By NYC Comptroller John Liu
NYC Comptroller's Office
This week New York City students in grades 3 through 8, with their No. 2 Ticonderoga pencils nervously in hand, are struggling through the math portion of the annual New York state tests. Once again, these scores — along with their English Language Test results from last week — will determine crucial educational outcomes in their lives.
In this elementary and middle school equivalent of “who will live and who will die,” these tests often decide whether a child can advance to the next grade, be held back or be required to attend summer school.
But this high-stakes testing has enormous implications for teachers and entire school communities as well. Mayor Bloomberg has repeatedly and publicly called for teachers to be evaluated based on these test scores. And his Department of Education has closed down more than 100 New York City public schools predominantly because their students did not perform well on the high-stakes tests.
All this, despite the fact that high-stakes testing results have been criticized as unreliable.
Tests are an important measure of student knowledge and the success that a teacher has had in getting concepts across to his or her class. But they are by no means the only way to measure teacher performance. Report cards that cover an entire quarter’s performance and several months’ worth of teacher commentary are also good evaluators.
High-stakes tests have become problematic because they now hold such a heavy sway in determining a child’s, a teacher’s and even a school’s future. Yet they occur so infrequently as to be obviously susceptible to a bad day, a stomachache or getting up on the wrong side of the bed.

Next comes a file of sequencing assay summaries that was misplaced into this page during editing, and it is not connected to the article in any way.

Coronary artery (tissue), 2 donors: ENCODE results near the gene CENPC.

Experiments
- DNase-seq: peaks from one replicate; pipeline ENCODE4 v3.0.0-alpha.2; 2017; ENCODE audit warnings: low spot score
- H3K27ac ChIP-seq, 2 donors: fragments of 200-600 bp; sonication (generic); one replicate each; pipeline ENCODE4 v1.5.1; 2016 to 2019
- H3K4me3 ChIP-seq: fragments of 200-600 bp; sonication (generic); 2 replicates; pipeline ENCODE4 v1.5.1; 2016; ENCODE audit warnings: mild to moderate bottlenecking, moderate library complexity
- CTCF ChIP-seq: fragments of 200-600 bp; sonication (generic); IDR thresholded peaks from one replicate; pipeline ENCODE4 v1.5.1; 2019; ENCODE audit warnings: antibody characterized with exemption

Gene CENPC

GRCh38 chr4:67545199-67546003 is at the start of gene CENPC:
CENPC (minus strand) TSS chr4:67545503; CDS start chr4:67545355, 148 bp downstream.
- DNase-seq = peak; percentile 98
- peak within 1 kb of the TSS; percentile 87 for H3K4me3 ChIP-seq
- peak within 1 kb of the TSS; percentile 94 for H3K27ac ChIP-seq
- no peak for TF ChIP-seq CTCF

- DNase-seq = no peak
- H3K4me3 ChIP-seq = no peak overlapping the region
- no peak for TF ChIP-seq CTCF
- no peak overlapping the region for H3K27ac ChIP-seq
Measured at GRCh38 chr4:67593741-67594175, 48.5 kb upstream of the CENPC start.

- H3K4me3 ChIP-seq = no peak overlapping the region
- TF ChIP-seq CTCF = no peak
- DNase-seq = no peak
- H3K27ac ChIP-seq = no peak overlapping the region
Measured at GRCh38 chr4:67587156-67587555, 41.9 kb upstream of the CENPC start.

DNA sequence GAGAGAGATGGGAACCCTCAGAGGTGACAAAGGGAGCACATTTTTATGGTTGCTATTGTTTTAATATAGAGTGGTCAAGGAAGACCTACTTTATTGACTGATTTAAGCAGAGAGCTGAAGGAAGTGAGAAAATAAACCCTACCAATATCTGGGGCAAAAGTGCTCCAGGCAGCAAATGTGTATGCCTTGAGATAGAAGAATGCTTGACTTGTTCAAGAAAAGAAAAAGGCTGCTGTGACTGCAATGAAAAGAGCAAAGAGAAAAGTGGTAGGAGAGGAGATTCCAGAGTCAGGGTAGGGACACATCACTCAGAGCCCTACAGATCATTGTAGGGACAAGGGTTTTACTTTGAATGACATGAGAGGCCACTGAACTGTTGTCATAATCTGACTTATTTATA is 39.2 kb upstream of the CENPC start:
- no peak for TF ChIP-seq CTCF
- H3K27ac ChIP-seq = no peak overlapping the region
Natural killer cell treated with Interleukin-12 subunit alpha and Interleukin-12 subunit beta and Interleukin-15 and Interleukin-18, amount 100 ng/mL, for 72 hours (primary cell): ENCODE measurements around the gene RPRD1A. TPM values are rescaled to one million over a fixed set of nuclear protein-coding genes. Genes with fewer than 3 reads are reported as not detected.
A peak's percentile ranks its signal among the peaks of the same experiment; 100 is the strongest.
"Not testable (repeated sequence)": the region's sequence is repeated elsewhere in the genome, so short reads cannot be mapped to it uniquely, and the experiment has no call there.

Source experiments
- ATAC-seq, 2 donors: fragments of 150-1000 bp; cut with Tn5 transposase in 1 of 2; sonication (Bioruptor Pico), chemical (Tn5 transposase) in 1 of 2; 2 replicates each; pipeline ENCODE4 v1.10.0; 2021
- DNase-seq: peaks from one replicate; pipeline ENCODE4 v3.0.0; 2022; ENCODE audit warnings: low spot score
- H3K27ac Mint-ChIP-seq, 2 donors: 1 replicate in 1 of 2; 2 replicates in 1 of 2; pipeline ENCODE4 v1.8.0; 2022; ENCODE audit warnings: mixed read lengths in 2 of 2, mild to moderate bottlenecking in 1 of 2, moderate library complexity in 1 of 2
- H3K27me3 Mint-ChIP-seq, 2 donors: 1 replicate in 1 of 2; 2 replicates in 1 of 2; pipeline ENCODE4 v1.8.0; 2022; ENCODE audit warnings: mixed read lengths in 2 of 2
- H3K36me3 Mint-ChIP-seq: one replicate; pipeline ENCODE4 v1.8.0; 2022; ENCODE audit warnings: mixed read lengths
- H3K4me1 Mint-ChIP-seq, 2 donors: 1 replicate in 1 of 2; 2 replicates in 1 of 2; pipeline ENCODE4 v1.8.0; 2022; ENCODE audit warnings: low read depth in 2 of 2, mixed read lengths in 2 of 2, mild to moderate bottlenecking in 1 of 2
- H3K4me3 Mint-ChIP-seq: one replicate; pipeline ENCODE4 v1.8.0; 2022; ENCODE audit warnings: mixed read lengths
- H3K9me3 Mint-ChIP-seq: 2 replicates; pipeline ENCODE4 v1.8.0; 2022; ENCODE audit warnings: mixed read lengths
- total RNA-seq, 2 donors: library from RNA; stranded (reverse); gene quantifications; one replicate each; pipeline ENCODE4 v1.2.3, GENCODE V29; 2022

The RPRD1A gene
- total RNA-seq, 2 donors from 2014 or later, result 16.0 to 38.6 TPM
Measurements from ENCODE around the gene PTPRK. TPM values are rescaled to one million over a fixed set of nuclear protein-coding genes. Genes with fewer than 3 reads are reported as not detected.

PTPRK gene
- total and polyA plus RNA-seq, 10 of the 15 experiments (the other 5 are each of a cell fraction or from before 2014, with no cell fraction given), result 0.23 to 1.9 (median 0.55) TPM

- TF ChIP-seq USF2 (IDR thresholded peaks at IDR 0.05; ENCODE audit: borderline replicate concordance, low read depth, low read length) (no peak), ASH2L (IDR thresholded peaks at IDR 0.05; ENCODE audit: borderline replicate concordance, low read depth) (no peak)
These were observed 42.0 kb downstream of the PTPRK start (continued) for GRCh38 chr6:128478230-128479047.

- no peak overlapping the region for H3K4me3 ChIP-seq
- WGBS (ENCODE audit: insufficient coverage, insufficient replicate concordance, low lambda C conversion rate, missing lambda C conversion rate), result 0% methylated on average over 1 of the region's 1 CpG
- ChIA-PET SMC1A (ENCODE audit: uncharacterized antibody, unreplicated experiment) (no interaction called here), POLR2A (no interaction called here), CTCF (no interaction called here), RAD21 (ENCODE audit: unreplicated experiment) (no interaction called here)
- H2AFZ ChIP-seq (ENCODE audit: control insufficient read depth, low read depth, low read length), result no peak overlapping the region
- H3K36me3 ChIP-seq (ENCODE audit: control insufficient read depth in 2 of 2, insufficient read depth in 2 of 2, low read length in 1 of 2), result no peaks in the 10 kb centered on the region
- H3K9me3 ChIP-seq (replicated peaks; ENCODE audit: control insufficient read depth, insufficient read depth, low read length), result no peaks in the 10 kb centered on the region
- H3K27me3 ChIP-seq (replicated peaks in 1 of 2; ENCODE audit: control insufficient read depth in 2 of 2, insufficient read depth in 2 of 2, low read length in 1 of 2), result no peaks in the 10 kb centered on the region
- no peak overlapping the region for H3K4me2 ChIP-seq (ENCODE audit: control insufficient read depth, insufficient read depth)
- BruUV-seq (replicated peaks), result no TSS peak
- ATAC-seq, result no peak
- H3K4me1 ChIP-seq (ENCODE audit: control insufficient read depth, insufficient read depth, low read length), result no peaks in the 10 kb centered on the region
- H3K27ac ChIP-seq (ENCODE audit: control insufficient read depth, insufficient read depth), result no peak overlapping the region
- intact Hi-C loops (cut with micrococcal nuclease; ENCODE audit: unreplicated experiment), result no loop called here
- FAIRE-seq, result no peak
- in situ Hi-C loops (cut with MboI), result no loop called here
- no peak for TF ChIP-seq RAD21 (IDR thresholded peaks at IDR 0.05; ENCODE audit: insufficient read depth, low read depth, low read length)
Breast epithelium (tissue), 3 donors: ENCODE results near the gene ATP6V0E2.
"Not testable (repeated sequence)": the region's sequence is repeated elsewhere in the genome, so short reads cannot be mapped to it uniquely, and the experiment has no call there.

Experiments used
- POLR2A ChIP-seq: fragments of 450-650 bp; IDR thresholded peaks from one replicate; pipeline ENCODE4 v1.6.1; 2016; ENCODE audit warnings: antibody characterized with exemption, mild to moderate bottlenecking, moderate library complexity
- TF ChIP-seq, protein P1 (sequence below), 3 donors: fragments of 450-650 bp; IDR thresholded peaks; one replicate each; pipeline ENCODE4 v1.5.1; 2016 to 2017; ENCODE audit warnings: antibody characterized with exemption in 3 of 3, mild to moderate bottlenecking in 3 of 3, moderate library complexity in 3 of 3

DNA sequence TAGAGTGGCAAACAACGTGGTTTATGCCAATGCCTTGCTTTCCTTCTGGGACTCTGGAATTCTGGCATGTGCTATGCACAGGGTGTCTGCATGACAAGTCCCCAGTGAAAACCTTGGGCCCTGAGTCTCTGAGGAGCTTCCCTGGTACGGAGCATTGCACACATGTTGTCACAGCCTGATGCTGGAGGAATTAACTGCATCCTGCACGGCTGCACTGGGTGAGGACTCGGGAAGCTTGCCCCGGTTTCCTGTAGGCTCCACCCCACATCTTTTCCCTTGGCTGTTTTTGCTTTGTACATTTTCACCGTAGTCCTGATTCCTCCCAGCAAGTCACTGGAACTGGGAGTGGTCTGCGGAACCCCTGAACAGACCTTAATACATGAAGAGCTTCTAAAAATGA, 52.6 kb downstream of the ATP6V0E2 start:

The New York state tests in Math and English Language Arts are given over a two-week period once a year. The New York City Specialized High School Admissions Test (SHAT), which determines which students get selected to attend one of the city’s elite public high schools, is given on one day every winter.
The SATs have taken on too big a role in deciding whether a student will attend a good college. Too much power is invested in these tests and the price that our students, educators, and school communities pay because of their outsized influence is embarrassingly high.
I favor more frequent, low-stakes testing: the Friday spelling test with papers folded in half and a list of 10 words, five on each side, that are put on the blackboard the previous Monday; the history pop quiz that gets handed out as the high-schoolers walk into their classroom. How about the impossible math problem up on the board that takes an entire period to unravel? These are all good methods for discovering how much our students know and whether their teachers are effective.
We need to remember that tests are merely tools, tools that are best utilized by educators to get a handle on how to do their jobs better, on a day-to-day, week-by-week basis.
High-stakes tests should not shape the destiny: for students, teachers or for entire school communities.
It is high time we break the yoke of high-stakes testing and broaden the conversation on public education in our city.